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Kentucky Wildcats Basketball: The Greatest John Calipari Story Ever Written

Probably many of you have seen this by now, but Sports Illustrated's S.L. Price has just published a story about John Calipari that is more enlightening and more comprehensive than any story written to date.  This is along tale, the better part of an hour in the telling, so don't go into it short on time and read every word.

I am not going to quote extensively from this article, or debate the points it raises.  This is a piece that simply needs to stand on its own, be read, digested, and integrated into your understanding of the college game and how Coach Calipari fits into it.

We all know that we are imperfect, Coach Cal no less than the rest of us.  The same is true of some of the other major players in this dramatic essay, which are many, and famous.

There are a couple of things I want to highlight that were particularly interesting.  First off, one of the more nasty rumors about John Calipari was that he allegedly once, early in his career, tried to put a recruit off St. Johns by claiming that Lou Carnesecca, then the coach of St. Johns, had terminal cancer.  This vicious rumor was the genesis of much of the coaching fraternity's antipathy toward Calipari.  All involved in the matter in a position to know denied it, and Carnesecca himself says he doesn't believe it.  But this part really got my attention:

Evans, the Pitt coach, remembers that it was Pitino—not Carnesecca—who brought up the rumor about Calipari and the cancer allegation at the coaches' meeting in '86. And Nathan, the Minutemen's booster, and others have told Calipari for years that Pitino's story of helping him get the UMass job and contributing to his salary is a myth.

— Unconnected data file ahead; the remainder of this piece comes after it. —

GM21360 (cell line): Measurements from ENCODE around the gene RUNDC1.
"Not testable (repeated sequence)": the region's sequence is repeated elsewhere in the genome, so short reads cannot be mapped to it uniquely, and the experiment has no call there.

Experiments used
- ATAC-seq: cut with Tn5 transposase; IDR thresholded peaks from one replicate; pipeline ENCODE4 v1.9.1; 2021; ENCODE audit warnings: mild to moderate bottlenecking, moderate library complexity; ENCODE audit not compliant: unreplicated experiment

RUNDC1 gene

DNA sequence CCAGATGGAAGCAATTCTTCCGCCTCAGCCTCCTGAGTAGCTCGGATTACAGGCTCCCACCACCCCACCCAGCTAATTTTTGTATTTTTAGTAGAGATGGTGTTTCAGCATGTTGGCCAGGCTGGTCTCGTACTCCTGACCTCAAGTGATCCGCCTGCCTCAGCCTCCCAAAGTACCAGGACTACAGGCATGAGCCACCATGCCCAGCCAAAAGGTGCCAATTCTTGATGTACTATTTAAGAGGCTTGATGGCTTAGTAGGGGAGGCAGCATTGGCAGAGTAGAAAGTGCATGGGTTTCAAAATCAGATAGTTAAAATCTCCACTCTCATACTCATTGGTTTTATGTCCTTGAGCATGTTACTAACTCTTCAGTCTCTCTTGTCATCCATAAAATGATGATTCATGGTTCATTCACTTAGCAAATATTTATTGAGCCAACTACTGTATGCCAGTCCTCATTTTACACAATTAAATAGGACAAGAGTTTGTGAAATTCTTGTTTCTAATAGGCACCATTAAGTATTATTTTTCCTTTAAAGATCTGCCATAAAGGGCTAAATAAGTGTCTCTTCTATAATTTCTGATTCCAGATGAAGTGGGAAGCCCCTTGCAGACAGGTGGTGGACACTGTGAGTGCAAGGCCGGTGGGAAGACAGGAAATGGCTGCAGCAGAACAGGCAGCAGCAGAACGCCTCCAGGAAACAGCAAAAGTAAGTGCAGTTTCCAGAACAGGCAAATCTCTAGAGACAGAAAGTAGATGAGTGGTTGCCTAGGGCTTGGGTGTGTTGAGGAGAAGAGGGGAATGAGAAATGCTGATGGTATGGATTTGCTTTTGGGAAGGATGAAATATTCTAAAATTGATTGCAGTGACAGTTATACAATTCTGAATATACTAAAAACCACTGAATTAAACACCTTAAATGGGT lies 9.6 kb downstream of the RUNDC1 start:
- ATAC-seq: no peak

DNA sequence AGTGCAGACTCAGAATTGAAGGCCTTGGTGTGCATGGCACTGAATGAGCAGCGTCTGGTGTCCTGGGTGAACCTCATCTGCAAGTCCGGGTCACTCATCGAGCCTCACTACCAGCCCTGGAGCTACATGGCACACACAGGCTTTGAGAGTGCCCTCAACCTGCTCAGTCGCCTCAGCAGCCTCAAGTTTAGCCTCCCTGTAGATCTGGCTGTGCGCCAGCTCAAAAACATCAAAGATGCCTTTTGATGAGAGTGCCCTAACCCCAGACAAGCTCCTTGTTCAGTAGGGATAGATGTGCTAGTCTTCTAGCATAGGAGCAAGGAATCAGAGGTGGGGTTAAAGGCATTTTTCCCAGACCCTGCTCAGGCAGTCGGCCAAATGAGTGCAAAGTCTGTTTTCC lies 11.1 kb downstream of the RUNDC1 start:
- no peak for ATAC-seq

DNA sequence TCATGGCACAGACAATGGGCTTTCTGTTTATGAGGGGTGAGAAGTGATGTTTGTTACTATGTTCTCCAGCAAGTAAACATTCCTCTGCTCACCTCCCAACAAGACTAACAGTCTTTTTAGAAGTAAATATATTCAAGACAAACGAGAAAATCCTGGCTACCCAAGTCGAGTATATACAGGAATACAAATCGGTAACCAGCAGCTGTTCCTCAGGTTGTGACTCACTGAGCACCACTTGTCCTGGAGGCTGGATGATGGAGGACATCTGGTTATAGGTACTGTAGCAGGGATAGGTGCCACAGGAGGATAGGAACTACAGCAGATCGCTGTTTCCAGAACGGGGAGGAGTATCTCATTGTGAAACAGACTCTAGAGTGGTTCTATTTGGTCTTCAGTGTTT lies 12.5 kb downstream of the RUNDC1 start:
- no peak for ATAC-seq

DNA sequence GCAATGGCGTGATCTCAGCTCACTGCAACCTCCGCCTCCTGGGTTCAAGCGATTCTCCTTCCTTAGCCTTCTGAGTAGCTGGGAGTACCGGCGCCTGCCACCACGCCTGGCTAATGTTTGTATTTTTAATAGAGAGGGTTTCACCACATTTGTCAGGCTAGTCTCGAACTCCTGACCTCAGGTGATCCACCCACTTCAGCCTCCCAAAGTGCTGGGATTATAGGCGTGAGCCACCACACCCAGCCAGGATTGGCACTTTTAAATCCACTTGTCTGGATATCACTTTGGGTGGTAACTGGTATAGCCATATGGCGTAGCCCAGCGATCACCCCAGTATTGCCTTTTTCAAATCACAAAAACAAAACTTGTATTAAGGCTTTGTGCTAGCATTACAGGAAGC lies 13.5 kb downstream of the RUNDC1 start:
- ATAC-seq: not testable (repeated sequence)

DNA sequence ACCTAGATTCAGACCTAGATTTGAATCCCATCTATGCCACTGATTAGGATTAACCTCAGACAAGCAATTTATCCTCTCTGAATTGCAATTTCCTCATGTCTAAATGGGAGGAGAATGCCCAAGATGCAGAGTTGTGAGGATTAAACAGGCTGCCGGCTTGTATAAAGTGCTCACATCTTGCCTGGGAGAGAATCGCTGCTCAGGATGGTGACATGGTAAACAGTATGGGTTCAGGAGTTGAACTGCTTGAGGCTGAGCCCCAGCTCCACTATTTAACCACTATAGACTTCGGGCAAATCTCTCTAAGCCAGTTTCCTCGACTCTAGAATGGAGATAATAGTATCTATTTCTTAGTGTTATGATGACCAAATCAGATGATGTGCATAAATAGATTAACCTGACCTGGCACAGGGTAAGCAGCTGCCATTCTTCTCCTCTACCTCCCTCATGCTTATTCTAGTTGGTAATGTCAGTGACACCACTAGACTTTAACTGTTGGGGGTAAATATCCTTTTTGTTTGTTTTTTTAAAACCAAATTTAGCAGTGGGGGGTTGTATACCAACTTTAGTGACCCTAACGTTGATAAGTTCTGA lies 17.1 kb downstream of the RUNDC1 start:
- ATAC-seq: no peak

Another interesting passage has to do with the infamous William Wesley, AKA "Worldwide Wes:"

"[Wesley]'s become the bogeyman," Calipari says. The two men met in the mid-1980s, when Calipari unsuccessfully recruited Camden (N.J.) High's scoring juggernaut, Kevin Walls, for Kansas. Wesley and his good friend Leon Rose (now the agent for James at CAA, which also represents Calipari) had grown up playing against Louisville's famed Camden Connection—Walls, Milt Wagner and Billy Thompson—and Wesley, working at a Cherry Hill, N.J., store, Pro's Shoe, had become close with the trio. Wesley grew disgusted that Wagner, Thompson and, especially, Walls were chewed up and spit out at Louisville; none of the Camden Three has earned a degree from the school, and Walls, a 44.8-point-a-game scorer in high school, quit the team midway through his sophomore year after a falling-out with then head coach Denny Crum. "The kid should've gone to Kansas," Wesley says of Walls.

If you think these are bombshells or surprising, there are many, many more things in there.  I won't tell you how to think about this, or claim vindication or indictment for Coach Cal or anybody.  Instead, I ask you to read the whole thing, carefully, from front to back, and make your own judgment.

Then, come back here and talk about it.